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00000175-b316-d35a-a3f7-bbdefeea0000Each week on Two Guys on Your Head, Dr. Art Markman and Dr. Bob Duke, explore different aspects of human behavior and the brain.In conversations hosted by producer Rebecca McInroy, the two renowned psychologists cover everything from the effects of sugar on the brain, to what's happening in our minds while we sleep, and much, much more.Listen to the Two Guys every Friday at 7:51 a.m., 1:49 and 4:51 p.m. on KUT-FM. You can always dig into the posts below or checkout and subscribe to podcasts via iTunes. We'd love to know what you're curious about! Email us your topics and suggestions at twoguys@kut.org. And follow Two Guys on Twitter: @2GoYH

Why 'Reading' Audiobooks Isn't a Shortcut: Listening vs. Reading, and Your Brain

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audiobooks rock/flickr

Have you ever told someone, "Hey, I read that book!" then continued with a guilty, "...well, I listened to the audio version." 

It's time to wash that guilt right out of your soul, because in this edition of Two Guys on Your Head, Dr. Art Markman and Dr. Bob Duke, talk about how our brains process information differently based on how we consume it.

When you read something, you are looking at symbols on a page, and your brain is busy filling in all the blanks. Like the sounds of the voices, the scene, the inflection, the deeper meaning, the plot, etc. When you're listening to something, a lot of those spaces are filled for you, and when you in turn watch something, even more things are put together for your brain.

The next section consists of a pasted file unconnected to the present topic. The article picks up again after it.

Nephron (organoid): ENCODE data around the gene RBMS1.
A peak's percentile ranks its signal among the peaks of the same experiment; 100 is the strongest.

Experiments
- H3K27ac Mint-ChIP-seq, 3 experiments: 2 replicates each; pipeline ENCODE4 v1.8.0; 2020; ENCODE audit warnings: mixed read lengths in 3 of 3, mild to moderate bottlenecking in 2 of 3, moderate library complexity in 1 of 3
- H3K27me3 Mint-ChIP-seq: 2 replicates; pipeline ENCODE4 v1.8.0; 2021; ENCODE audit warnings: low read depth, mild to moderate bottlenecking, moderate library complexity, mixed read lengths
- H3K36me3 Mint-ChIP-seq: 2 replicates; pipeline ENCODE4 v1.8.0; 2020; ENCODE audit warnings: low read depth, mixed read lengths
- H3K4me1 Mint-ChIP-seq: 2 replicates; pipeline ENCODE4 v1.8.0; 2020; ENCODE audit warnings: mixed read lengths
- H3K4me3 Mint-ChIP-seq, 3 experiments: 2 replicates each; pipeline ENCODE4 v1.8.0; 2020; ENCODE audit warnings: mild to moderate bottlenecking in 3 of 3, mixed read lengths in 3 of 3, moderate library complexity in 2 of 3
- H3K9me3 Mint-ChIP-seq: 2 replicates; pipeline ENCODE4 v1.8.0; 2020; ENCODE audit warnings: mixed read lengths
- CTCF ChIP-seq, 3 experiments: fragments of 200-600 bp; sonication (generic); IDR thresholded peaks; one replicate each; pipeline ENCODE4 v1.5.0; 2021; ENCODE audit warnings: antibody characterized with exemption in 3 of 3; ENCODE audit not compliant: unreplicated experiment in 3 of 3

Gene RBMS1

What does this mean? Basically, the memories you form differ based on the way you consume information. None are necessarily better or worse for your brain, they're just different experiences.

Markman even sited an experiment, conducted in his lab, which shows that when we hear proverbs, like "the squeaky wheel gets the grease," you're more likely to connect this to other proverbs that have the same deeper meaning. When you read that "squeaky wheel" proverb, you're more likely to be reminded of proverbs that have wheels in them; your brain picks out the literal elements.

Why? It turns out that because you can't go back and re-read, when you listen you are more likely to extract the deeper meaning from things quicker.

So read, listen, watch, touch...it's all working your brain in different and wonderful ways. There's no need to be ashamed that you listened to the audio version of War and Peace — plus, it's lighter anyway.

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